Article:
Sarah Williams


Sarah Williams, a woman to be praised above all others

The script was written for the Compton School drama group and performed in church on Mothering Sunday 2016 as part of the celebration of Mothers as Heroes. The local voice is a character created to give voice to what was happening locally. All that she says is based upon what was written at the time.

This script is based on the correspondence exchanged between Sarah Williams and her husband Philip Williams, Rector of Compton church from 1781 to 1830, as  published in “The Speaker’s Chaplain and The Master’s Daughter” by Barry Shurlock (see leaflet in church for details).

Sarah Williams
The memorial in Compton Church to Sarah Williams, “A Woman who far Surpassed all Common Praise”

Introduction: If you have read the small notice at the back of the church, you will recognise this tribute. Translated from the Latin on the memorial stone above, it reads:

“Here lies buried a woman who far surpassed all common praise.”

Sarah Williams, who died on the 19th of September 1789

Commentator: Praise indeed!  In a world run by men, a mother of four children, she obviously made her mark here in Compton.

Local voice: My name is Hannah and I  was a farmer’s wife living in Compton. The rector’s wife was often busy running the affairs of the parish!

Commentator: In the eighteenth century! I thought women were like children – “Seen and not heard!”

Local voice: Sarah wasn’t. In fact if it had not been for her,  we would have often sat here in that church without a clergyman!

Narrator: So who was this woman?

Sarah Williams: I was the daughter of the second master at Winchester College and in March 1779, I married Philip Williams who two years later became rector at your church. Our church!

Narrator: He was already, bursar at Winchester College, vicar of a parish in Lincolnshire, and soon to be chaplain to the speaker of the House of Commons which meant he worked and lived in London. Not Compton.

Commentator: Umh? Greedy/ Dishonest?

Narrator: Pluralism is the posh word for it. They were all at it!

Husband: My name is Philip Williams. I had to go away. I would send my wife light hearted letters about the continual round of parliament, parties and plays.

Commentator: How nice for her!

Philip Williams: I had to go away. I had to live the London life and mix with important people. I needed promotion to support my family.

Narrator: This left the parish without a rector and to make matters worse, Compton did not have a curate.

Commentator: I think we are getting the picture: Sarah had to cover for her husband!

Local voice: Living in Compton, we all knew it was Mistress Williams who kept the church going. It was she who  arranged with local clergy men to take services. Every Sunday she came to Compton herself to see that all went well.

Commentator: A surrogate Rector!:

A Messenger: A letter.

Sarah Williams: My Dear Sir, I am charged with a petition to you from Shawford and Compton to have a casement opened in the church, but I could say nothing ‘till I had your orders.

Local voice: The Blacksmith was ordered to make two casements in the two chancel windows. The Rector’s wife did not even have a churchwarden to deal with the church buildings.

Narrator: And Sarah did not hesitate to stand up for Compton.  July 29th was appointed as the day for a Thanksgiving service to mark the end of the war with America, Holland, Spain and France.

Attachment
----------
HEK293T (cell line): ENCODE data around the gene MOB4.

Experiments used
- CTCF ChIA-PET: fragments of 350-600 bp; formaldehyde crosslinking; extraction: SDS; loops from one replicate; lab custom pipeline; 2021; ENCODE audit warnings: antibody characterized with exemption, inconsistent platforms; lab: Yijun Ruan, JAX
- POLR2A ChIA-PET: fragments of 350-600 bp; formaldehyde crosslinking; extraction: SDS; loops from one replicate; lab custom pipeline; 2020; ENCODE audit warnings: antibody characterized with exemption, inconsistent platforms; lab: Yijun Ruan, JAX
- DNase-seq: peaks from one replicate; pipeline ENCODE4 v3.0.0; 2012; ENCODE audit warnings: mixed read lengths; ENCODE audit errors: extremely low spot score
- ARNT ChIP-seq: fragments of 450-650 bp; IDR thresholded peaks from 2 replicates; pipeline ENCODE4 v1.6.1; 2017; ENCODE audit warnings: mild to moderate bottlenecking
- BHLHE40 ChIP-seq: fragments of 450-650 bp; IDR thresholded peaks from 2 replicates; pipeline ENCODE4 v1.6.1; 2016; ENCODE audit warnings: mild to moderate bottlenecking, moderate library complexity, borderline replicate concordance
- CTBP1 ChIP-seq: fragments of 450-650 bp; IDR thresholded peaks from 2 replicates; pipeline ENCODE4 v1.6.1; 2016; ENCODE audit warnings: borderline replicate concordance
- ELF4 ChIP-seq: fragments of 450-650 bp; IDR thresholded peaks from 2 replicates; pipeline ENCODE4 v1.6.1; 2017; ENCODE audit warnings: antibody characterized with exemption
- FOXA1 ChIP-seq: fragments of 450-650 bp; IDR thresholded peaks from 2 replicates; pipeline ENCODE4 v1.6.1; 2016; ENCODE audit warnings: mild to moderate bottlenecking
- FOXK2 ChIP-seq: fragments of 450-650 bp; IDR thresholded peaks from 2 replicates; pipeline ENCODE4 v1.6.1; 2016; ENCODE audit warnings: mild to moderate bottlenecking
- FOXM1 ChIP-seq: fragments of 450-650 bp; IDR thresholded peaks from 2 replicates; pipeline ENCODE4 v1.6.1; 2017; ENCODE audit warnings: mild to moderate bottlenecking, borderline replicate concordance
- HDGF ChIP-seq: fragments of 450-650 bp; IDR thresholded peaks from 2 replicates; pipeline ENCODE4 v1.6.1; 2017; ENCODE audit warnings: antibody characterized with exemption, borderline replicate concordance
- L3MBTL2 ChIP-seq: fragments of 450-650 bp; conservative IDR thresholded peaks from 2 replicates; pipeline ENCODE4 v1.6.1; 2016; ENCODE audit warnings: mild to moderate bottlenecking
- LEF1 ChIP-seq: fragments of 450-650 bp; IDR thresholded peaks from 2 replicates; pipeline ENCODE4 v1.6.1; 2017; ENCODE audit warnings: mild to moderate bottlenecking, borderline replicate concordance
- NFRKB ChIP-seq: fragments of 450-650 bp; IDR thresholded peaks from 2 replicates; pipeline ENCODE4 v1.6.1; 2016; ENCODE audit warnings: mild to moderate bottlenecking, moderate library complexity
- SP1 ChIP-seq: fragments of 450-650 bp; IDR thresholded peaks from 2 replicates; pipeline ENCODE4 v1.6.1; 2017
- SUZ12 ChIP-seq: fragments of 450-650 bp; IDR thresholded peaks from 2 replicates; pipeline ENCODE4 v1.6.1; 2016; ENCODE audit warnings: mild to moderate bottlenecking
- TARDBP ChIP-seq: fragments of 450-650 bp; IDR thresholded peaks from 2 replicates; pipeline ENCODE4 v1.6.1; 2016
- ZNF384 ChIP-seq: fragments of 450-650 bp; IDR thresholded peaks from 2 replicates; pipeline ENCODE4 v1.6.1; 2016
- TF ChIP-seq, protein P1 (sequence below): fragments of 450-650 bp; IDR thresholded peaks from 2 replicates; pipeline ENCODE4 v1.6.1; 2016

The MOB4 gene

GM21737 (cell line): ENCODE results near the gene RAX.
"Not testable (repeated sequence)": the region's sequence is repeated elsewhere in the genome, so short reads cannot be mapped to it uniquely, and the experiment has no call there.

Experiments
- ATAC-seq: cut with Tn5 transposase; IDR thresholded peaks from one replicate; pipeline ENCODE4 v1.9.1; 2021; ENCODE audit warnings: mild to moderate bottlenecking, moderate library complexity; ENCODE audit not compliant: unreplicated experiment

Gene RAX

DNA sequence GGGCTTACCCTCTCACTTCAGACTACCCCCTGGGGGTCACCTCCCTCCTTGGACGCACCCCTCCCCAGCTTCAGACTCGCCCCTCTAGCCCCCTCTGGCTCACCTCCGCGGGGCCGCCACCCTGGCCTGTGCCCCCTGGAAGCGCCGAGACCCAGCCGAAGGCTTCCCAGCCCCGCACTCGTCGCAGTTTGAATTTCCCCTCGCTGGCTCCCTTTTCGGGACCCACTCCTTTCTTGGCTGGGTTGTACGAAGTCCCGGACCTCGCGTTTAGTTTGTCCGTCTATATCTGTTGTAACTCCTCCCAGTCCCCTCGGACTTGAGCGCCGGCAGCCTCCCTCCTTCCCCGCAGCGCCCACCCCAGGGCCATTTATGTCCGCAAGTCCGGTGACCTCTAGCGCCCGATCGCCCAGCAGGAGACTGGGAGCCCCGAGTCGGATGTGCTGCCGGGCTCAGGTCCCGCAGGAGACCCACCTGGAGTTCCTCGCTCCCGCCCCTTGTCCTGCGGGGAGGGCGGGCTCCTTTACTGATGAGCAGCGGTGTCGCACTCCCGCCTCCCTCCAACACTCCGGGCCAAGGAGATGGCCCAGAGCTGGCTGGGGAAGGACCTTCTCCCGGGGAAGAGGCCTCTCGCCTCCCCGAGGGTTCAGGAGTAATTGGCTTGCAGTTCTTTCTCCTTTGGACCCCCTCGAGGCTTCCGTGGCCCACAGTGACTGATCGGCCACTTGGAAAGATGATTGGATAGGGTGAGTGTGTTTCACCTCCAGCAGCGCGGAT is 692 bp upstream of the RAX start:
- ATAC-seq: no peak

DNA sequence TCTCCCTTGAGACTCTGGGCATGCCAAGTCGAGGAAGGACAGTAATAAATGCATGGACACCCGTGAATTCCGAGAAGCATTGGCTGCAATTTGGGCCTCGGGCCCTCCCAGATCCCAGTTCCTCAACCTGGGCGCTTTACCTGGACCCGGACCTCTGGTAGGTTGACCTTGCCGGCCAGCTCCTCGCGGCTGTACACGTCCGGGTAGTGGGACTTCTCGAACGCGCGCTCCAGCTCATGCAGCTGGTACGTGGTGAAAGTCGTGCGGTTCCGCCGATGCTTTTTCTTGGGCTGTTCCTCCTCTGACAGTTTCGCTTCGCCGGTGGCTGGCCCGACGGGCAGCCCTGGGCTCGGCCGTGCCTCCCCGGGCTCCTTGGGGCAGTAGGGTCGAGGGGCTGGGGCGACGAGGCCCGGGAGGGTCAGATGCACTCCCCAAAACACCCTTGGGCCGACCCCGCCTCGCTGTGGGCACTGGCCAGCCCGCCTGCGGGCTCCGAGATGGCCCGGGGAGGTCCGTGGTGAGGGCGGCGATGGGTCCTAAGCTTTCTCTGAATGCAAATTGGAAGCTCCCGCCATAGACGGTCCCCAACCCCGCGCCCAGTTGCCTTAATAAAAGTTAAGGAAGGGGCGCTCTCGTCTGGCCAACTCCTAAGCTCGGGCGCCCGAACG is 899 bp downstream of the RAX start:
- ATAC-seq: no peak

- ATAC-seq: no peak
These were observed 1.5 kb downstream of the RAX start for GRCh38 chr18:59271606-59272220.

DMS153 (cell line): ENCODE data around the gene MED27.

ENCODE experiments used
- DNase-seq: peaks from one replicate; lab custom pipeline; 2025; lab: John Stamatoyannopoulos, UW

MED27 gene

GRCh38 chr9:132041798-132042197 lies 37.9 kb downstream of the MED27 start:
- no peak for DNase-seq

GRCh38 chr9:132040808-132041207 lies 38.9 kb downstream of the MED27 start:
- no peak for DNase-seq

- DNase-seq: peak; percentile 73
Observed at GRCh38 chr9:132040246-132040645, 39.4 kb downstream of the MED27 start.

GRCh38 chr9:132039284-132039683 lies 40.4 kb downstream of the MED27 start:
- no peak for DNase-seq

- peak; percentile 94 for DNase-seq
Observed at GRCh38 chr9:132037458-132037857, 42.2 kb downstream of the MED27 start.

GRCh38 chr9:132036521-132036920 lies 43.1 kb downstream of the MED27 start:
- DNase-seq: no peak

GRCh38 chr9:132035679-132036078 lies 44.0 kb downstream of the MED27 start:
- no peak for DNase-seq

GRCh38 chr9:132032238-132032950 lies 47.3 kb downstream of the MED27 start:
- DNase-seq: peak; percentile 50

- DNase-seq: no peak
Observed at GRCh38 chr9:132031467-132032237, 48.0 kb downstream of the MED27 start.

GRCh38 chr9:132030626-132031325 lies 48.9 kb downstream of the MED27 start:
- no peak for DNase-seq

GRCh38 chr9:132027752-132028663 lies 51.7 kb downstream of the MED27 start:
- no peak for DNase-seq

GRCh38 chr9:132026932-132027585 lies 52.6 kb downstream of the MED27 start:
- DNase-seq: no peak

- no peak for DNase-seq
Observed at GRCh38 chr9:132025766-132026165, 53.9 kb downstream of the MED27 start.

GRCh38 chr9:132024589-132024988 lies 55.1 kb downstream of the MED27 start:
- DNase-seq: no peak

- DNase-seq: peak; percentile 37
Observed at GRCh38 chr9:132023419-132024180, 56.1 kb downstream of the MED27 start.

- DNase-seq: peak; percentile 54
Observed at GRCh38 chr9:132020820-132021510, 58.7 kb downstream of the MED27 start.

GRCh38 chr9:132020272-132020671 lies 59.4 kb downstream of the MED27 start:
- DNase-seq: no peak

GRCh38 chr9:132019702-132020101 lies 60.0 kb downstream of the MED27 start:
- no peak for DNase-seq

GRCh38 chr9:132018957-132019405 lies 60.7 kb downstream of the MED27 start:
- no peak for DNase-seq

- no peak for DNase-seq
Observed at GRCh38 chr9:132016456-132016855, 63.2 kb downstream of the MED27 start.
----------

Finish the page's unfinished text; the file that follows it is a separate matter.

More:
Commentator: The Hampshire Chronicle made much of this announcing a service at the cathedral.

Sarah Williams: I wrote to my husband to say I had asked Mr Heathcote to celebrate this service in Compton.

Philip Williams: And I wrote back to say:

“I shall not wish Heathcote to take any notice of the Thanksgiving, in so small a place of n’importe as Compton.”

Narrator: To which she replied.

Messenger: A letter!

Sarah Williams :My Dear Sir…

Reader: I have written to Mr Heathcote about the thanksgiving, and if he cannot do the duty, I shall get it done, if I make a sermon myself. It is no excuse to the Comptonites that you are busy!  So in spite of you there shall be a service.

Philip Williams: Oh but  I did tell my wife how much I would have rather been with her:

Messenger: Letter!

Reader: I would give something to exchange at this instant the beautiful prospect of the Thames , for the Itchin and Catharine Hill.

Local voice: Mistress Williams wrote to the rector weekly. She was not someone to hide her feelings!

Sarah: My Dear Sir, I am not at all relieved by your letter,- as you may guess.

Reader and it went on: and if I knew of any wretched hovel where I could hide myself – with my children- in the country till you come home – I should be glad to do it. Merely to avoid being asked – by every person I meet – when you can come home!

Narrator: Her wish was finally granted in 1787.

Local voice:  Mistress Williams was filled with great happiness.

Maid: It was summer and the master came home.

Local voice: But it did not last.

Conclusion: Childbirth took the lives of numerous women and on September 19th it took Sarah’s. Her husband wrote:

Bemoaned by all, yet most by one remaining, To whose lot fell the love of such a wife.

Great God, the orphans in thy care sustaining,

Still may her grace and worth – through them- find LIFE.

A woman who far surpassed all common praise.

Sheila Forbes


Barry Shurlock research
“The Speaker’s Chaplain & The Master’s Daughter” Barry Shurlock. See http://winchestercollege.org/the-williams-letters-

See also the Electronic Enlightenment Philip “Polyby” Williams Project


The script was published in the April 2016 edition of the Parish Magazine